Many government cybersecurity how-to manuals are delayed

An Office of Management and Budget review is delaying the release of new supply chain and privacy security standards, subsequently creating a bottleneck that’s delaying the release of several other security publications from National Institute of Standards and Technology, according to NIST fellow Ron Ross, who leads NIST’s Federal Information Security (FISMA) Modernization Act Implementation Project.

Ross said that OMB’s Office of Information and Regulatory Affairs (OIRA) review of NIST’s publication 800-53 revision 5, which provides new security controls for the government to follow, is delaying several other security publications that refer back to controls set in that document.

“There are so many dependencies on 800-53,” Ross said. “That document, as long as it’s being held up for its final public draft, that’s kind of put a hold on six other publications. We’ve got things in the queue. We’re just waiting for release from OIRA.”

NIST’s fifth revision of the 800-53 publication removed privacy controls from the appendix and integrated them into the publication, Ross said.

“We have now taken those privacy controls and fully implemented them across the entire catalog. … A lot of privacy controls got integrated into security controls where one control can do double duty,” Ross said. “It’s much more efficient to operate that way.”

Giving a brief overview of the revision of 800-53, which Ross said he hoped would be released “soon,” he said there are three new families of security controls in this final draft: program management, privacy control and supply chain security controls. There are now 20 families of controls, up from 17.

Another important NIST publications awaiting release is 800-171B, which Ross said has been written in response to cyberthreats from nation-state actors. NIST 800-171B, which was started and then delayed after the government shutdown, was finished “in record time” post-shutdown. The Pentagon had pushed for the B-version in the aftermath of a breach of a Navy subcontractor a few years ago, he said.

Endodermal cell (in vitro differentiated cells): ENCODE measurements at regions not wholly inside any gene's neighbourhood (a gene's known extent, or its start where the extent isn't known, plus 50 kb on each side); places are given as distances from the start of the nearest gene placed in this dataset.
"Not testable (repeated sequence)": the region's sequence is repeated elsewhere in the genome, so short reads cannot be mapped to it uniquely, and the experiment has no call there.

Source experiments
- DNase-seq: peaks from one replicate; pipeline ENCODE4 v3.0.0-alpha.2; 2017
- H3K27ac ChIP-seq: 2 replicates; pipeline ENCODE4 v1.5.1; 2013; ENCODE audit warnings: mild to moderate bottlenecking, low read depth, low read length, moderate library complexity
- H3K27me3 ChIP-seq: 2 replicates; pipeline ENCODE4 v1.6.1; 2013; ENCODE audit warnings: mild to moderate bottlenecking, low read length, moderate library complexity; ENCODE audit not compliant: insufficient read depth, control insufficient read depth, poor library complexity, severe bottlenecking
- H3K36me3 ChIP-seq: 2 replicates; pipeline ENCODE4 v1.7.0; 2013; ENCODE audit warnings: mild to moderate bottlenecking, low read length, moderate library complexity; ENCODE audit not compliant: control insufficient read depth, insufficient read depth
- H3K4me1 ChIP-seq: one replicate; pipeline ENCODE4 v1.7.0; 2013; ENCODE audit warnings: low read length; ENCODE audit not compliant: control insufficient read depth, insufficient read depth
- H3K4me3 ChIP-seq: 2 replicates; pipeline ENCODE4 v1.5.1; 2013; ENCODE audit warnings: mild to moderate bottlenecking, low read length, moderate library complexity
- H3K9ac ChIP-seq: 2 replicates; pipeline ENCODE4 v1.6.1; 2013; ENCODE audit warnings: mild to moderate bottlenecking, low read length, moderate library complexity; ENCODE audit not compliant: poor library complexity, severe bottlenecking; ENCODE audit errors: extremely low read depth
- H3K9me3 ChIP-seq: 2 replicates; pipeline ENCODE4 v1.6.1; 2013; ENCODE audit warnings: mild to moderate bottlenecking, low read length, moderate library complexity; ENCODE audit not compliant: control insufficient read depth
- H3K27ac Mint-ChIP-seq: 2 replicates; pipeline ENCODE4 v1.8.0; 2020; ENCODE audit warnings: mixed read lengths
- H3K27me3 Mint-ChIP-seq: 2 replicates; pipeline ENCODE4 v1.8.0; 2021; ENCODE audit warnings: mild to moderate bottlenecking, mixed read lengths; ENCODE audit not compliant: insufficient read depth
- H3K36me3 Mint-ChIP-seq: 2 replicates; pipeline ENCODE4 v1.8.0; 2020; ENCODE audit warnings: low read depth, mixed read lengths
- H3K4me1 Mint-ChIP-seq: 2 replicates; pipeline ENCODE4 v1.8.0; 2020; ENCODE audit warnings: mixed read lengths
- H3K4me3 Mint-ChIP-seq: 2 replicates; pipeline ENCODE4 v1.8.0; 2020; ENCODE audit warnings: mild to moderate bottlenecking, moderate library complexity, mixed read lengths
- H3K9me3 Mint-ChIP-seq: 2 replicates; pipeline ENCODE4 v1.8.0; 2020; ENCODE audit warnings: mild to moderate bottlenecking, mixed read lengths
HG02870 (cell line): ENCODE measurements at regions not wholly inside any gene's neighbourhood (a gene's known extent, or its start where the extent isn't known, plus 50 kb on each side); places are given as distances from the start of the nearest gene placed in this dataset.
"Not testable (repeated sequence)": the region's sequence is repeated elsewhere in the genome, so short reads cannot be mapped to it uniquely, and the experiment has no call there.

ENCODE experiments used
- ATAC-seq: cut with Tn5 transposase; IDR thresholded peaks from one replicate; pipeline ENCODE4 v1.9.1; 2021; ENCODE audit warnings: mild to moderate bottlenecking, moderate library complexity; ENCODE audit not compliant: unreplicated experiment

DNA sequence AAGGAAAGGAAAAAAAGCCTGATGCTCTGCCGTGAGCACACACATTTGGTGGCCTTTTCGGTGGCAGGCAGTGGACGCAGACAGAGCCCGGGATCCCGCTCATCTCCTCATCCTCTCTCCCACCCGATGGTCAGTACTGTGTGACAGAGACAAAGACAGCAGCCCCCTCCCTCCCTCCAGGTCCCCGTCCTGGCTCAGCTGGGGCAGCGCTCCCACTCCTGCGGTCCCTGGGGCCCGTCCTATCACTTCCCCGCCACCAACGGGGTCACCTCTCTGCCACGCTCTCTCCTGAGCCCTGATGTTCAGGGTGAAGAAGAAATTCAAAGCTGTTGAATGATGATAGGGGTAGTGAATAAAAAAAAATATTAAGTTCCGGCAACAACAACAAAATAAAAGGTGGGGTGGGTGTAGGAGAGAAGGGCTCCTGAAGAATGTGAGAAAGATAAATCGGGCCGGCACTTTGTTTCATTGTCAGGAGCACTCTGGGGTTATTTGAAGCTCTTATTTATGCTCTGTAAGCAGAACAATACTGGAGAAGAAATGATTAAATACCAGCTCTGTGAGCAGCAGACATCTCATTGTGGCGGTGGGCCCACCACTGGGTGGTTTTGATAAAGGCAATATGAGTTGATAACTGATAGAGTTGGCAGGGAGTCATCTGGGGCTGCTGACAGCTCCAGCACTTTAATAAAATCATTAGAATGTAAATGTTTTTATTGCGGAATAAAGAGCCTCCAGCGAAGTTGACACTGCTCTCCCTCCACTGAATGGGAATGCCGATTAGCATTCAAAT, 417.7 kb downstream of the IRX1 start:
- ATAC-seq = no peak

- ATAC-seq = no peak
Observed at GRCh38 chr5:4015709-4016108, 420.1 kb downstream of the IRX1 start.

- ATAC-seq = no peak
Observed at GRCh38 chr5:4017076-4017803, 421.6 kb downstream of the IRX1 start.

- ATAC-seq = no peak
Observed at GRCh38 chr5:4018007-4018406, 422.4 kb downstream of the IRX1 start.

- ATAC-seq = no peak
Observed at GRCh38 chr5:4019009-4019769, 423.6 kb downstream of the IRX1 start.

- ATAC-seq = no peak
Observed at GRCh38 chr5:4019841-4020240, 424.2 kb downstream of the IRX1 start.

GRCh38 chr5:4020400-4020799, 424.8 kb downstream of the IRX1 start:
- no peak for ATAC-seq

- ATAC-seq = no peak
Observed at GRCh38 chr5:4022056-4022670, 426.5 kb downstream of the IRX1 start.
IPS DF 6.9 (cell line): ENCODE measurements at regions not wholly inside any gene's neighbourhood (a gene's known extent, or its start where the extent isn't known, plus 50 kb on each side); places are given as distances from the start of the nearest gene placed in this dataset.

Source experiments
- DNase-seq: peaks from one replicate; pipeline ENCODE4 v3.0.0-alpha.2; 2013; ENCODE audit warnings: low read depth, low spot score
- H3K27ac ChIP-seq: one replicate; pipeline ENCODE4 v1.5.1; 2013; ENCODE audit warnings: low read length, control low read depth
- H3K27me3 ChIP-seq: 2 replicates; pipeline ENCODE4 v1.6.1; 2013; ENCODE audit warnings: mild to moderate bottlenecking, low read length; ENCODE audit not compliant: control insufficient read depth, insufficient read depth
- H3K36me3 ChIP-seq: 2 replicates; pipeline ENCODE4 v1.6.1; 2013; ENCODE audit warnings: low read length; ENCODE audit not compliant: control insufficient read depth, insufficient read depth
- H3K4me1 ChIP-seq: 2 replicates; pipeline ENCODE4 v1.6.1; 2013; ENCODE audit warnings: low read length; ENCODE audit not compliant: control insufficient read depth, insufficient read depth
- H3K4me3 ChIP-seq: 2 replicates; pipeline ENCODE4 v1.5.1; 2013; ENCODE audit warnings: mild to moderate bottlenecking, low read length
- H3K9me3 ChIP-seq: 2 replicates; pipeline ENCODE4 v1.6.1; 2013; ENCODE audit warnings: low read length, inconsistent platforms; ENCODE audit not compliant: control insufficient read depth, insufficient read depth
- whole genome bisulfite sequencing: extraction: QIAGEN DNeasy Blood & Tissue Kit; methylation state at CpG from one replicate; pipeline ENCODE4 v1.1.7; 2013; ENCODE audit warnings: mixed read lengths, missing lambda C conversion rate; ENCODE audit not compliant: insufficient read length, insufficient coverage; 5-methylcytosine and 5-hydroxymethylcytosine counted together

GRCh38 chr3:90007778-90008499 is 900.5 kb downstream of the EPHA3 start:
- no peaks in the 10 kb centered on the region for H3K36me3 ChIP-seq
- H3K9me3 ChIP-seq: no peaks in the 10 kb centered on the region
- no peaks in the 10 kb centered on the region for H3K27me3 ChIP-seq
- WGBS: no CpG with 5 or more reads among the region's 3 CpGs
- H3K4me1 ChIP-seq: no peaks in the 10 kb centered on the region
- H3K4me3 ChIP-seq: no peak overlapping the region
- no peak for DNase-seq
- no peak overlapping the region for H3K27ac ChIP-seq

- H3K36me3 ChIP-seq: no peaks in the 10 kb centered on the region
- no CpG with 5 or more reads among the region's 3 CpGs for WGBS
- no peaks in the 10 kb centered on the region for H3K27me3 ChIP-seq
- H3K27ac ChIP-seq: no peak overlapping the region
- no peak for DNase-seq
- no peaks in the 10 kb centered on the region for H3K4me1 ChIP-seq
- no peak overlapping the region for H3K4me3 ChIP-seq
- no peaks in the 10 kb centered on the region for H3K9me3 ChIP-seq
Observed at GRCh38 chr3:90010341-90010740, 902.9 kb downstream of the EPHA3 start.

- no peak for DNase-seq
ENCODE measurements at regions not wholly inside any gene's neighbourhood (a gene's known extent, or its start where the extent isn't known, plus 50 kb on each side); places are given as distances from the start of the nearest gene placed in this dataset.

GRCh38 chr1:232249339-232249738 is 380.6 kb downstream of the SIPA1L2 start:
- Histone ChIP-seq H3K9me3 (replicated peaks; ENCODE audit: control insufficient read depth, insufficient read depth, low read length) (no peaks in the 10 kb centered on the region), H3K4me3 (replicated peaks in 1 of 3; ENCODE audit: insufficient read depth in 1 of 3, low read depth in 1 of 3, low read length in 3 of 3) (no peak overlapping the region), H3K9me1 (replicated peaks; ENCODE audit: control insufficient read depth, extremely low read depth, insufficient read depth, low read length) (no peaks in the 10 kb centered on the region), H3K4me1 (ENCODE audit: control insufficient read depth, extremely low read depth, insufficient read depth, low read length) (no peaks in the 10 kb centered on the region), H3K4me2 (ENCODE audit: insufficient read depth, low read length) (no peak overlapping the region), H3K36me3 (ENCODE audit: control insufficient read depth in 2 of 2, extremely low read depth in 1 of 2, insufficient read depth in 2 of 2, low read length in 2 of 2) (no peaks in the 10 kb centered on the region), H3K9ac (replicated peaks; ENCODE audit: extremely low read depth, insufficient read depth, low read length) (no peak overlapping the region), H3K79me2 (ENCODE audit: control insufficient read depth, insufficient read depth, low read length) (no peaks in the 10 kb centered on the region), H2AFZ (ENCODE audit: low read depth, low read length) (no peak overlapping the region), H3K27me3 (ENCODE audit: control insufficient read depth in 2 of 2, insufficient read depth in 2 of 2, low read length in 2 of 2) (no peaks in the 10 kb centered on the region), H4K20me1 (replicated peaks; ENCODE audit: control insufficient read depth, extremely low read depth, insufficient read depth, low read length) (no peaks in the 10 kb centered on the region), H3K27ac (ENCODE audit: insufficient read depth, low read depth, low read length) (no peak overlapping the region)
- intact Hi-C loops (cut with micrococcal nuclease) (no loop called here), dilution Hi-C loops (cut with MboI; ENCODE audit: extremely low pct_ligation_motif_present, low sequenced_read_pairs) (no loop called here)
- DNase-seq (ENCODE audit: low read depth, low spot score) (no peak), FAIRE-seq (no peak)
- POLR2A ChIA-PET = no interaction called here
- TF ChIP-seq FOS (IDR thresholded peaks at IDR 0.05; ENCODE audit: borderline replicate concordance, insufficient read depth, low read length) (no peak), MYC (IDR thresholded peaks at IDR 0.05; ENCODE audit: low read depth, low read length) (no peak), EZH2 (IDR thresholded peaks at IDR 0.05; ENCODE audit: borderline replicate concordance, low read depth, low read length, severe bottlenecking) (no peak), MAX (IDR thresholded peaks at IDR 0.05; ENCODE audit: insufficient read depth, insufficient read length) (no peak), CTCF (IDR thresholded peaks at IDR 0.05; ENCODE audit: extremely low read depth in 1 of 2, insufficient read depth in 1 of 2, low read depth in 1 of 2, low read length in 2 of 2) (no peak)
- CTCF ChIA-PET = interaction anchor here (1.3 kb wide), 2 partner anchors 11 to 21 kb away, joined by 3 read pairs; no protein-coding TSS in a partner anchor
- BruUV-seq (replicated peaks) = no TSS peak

“The longer this bleeding continues, you’re going to see our capabilities continue to degrade,” Ross said. “That’s why we have a sense of urgency about all of these requirements and the publications.”

Ross said the 800-171B publication has 30 new “enhanced requirements” that are specifically geared toward stopping advanced persistent threats. Ross called the requirements “some of the best we’ve ever had before.”

“That document, just like a bunch of other publications, has a dependency on the 853 security and privacy control catalog,” Ross said. "Because those 30 new requirements we reference those ... security controls in [853].”

Ross also said that the final draft of NIST’s 800-160 Vol. 2 will be released Sept. 5, updating Vol. 1 that outlined 30 processes to build a system with proper cybersecurity controls into the lifecycle. Volume two is about cyber resiliency, he said, calling it “one of the most important publications we’ve ever had.”

Ross said that the publication is trying to move away from a “one-dimensional” strategy of entities using boundary protection technologies, like firewalls, to a multidimensional approach that prepares agencies if an adversary enters the network.

“We have to be able to build into systems the capability to limit the damage the adversaries can do once they’re on target,” Ross said.

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